This episode of current affairs show Close Up offers a fascinating portrait of the early days of New Zealand's foreign exchange market. Reporter Ted Sheehan heads into "the pit" (trading room), and chronicles the working life of a senior forex dealer, 25-year-old accountancy graduate John Key. The "smiling assassin" (and future Prime Minister) is a calm and earnest presence amongst the young cowboys playing for fortunes and Porsches, months before the 1987 sharemarket crash. As Sheehan says, "they're like addicts who eat, breathe and sleep foreign exchange dealing".
80s show Close Up had a similar brief to earlier current affairs show Compass: to present mini-documentaries on topical local issues. Stories in the primetime hour-long slot were wide-ranging, from hard news to human interest pieces, including a profile of 25-year-old foreign exchange dealer, future-Prime Minister, John Key. The show won Feltex Awards for most of the years that it was on air. Close Up is not related to the post-nightly news show of the same name, which was hosted by Mark Sainsbury until 2012.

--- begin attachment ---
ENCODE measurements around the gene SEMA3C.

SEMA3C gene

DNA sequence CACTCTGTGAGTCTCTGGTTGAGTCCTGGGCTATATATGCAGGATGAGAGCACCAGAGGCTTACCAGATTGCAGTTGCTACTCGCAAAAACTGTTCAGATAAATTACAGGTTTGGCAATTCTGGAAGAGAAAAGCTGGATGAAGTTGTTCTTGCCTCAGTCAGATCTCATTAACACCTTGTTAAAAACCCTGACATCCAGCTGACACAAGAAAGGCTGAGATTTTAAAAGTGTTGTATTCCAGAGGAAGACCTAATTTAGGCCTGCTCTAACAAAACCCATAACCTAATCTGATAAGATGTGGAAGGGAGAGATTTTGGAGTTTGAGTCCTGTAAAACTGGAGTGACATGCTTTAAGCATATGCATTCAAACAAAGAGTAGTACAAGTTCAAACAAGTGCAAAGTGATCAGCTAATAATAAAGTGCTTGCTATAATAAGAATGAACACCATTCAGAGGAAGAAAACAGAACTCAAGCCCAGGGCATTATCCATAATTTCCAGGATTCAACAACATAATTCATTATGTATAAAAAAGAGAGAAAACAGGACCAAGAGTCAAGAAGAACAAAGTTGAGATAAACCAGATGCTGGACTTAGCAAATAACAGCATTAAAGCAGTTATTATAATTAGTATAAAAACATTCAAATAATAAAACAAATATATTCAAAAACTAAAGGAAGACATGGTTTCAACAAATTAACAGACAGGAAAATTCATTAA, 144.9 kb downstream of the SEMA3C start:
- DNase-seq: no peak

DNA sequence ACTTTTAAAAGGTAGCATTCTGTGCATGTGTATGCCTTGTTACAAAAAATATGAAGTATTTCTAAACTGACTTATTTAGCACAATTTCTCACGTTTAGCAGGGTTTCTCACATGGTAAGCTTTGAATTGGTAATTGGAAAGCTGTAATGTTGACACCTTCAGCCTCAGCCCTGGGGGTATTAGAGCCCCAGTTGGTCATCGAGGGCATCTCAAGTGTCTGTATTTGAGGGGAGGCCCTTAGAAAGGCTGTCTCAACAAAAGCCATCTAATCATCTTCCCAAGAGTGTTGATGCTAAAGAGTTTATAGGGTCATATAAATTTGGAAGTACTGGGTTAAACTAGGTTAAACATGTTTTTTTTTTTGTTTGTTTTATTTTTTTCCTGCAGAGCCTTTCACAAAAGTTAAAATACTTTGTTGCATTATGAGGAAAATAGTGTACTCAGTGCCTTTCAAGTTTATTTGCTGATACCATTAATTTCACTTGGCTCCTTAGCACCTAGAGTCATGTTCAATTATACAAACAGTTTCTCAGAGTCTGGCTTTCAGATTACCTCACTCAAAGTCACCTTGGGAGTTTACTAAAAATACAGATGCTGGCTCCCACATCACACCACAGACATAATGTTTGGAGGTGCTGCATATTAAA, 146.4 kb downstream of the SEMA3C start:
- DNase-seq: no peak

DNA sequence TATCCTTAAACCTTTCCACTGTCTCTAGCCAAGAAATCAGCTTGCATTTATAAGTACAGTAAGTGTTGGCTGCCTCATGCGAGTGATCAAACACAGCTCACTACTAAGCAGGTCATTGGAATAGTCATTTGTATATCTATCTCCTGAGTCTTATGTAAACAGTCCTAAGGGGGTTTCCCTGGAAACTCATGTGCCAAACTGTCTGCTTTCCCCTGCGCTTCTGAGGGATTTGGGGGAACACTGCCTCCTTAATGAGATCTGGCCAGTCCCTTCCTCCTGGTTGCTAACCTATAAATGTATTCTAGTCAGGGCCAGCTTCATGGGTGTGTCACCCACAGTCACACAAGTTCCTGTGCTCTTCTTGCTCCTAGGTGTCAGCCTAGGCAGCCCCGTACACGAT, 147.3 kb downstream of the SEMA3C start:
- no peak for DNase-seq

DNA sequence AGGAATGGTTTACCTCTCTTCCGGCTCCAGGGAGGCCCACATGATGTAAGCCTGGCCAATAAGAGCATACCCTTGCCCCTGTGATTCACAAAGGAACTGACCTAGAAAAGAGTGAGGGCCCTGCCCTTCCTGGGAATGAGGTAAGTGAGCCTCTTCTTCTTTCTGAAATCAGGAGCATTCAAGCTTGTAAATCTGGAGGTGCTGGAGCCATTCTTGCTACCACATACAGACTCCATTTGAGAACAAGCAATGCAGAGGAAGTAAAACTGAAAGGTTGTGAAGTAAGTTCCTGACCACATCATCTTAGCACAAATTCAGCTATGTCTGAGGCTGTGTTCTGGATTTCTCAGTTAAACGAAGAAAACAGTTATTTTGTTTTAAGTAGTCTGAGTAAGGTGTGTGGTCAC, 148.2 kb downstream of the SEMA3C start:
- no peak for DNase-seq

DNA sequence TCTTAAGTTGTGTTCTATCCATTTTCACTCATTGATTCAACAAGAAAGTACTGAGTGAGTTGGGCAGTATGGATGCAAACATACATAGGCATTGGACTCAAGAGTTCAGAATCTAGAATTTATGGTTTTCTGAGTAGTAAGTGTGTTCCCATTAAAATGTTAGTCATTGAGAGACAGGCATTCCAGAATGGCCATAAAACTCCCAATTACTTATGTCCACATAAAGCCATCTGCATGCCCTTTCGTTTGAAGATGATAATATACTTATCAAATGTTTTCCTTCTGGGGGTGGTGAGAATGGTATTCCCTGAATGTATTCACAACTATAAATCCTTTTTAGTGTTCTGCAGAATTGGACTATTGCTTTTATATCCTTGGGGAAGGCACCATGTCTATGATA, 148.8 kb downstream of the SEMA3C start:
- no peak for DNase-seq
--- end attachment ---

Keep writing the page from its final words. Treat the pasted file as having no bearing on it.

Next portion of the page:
A pioneer of New Zealand film and star of classic 1940 movie Rewi's Last Stand, Ramai Hayward is credited as this country’s first Māori filmmaker, camerawoman, and scriptwriter. At the 2005 Wairoa Māori Film Festival she received the inaugural Lifetime Achievement Award for her contribution to Māori filmmaking; the following year Hayward was made a Member of the NZ Order of Merit. She passed away early in July 2014.